“Kidding? Oh no, I most certainly not be kidding – you can be rest assured of that,” Mark Macey replied, genuineness bordering on offence overriding any fear.

Had been to Weston before . . . Many years ago. Wasn’t something I was gonna shout about. Had been brutal, horrific . . . Much like this time. Had I acknowledged with an absent minded nod it wasn’t my first time in town . . . or did Macey somehow have some serious inside knowledge about why I was back?

Any connection to the first time had fuck all to do with wizards . . . Though why I was back could be seen that way if someone wanted to be cryptic about it. Why else sidle up to a stranger in a bar to start telling them things like that?

Reason I’d returned was in a back pocket. Thin card folded in half. Knew it was there like it was a heavy bunch of keys crushed between me and the barstool. Was all down to Her; Her with the capital H, She with the uppercase S. Such was the role She’d played in the fucked up catastrophe that’d gone down, She more than warranted the emphasis I placed on Her.

A complete stranger being party to my predicament, the real reason I was in Weston, was certainly well within Her evil remit. Day’s events had already seen things go a million miles further in the direction of horrendous than they’d ever gone before. When I’d walked in the bar, hadn’t thought for a second there’d be another twist of the knife. Didn’t seem it could be twisted any further in a million years. Precisely why She’d try n’ make sure it could.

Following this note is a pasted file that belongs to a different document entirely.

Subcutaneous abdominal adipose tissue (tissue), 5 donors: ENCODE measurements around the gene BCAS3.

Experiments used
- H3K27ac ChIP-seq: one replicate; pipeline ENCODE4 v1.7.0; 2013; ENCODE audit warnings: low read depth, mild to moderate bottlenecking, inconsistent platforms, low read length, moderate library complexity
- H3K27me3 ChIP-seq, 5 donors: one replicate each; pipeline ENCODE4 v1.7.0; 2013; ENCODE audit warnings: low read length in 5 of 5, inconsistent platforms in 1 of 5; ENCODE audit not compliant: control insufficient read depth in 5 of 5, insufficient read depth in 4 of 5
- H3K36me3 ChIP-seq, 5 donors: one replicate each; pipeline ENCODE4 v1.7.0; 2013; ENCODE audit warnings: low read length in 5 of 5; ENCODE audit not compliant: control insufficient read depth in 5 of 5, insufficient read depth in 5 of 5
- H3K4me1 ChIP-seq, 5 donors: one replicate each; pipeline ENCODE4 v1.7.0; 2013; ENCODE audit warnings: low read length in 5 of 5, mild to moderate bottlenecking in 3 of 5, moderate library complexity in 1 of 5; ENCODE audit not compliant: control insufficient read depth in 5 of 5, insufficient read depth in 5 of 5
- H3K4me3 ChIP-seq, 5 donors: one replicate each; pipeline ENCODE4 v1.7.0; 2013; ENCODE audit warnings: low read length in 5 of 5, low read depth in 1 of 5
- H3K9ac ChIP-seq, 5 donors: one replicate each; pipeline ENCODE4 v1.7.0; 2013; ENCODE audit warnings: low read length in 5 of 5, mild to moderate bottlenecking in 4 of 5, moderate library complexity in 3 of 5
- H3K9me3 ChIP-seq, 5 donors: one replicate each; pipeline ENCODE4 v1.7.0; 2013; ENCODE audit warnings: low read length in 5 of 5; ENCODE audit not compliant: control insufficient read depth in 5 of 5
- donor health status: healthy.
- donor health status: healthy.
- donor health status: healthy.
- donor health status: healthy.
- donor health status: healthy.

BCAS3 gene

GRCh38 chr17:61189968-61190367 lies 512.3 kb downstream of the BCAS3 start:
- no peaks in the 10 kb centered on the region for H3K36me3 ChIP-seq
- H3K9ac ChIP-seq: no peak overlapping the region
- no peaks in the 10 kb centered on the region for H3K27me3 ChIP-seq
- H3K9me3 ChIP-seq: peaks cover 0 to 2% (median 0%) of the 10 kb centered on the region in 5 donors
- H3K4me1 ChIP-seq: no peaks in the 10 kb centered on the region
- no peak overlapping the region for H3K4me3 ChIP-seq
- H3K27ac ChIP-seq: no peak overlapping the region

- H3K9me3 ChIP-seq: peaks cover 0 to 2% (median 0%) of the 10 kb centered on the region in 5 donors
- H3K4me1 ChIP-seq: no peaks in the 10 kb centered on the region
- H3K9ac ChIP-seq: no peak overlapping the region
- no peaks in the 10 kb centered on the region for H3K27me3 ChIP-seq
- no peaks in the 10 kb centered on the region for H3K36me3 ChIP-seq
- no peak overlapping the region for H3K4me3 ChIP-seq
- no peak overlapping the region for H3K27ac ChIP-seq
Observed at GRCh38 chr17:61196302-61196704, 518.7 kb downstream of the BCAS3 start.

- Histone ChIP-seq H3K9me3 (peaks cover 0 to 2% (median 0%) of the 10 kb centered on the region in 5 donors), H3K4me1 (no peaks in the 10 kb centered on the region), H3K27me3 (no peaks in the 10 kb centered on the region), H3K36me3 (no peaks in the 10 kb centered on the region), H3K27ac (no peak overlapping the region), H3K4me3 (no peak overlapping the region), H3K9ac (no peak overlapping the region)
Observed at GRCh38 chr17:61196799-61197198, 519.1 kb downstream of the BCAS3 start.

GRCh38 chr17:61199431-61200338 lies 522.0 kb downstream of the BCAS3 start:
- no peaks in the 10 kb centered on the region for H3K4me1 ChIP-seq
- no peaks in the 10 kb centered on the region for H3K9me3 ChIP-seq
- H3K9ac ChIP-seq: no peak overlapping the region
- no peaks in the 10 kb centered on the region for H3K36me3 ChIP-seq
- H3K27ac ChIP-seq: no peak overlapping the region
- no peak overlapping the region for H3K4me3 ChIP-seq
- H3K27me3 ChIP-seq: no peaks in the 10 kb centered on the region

She’d made Weston the destination. That was entirely Her choice, no one else. She hadn’t known I had history with the place when She had . . . Least, I hadn’t told Her. Sure of that. Had to be when it came to Her. Had to know everything said. Remember like a National Archive. Too costly not to. She’d use it to Her advantage otherwise. An advantage big at my expense. As sure as I could be I’d never told Her about my previous with Weston. Where She was concerned, though, being as sure as I could was never enough.

Studied his face for a sign of the anticipated punch-line, the laughter he was about to erupt in on Her behalf . . . inbetween the lines of his idiot-grin could see none was coming. Total and utter belief in what he was telling me stamped across his face as clear as the health warnings on my cigarettes, like some kinda insane-by-date long since passed.

Stumbling along Weston seafront earlier in the day, dizzy, disoriented, in a numb daze . . . only thing that’d seemed simple and straight was being there cos of Her. But, no. Of all the bars I could’ve walked into, had walked into the one containing the Ray Zero village idiot loner Mark Macey. Or more accurately, given Weston is a town, the town clown. And he’d decided, for whatever motivation that made his mind tick, to spread his gospel unto me; a gospel he believed with such conviction, he wouldn’t have understood why I was really there even if I’d decided to tell him the entire story, no stone left unturned.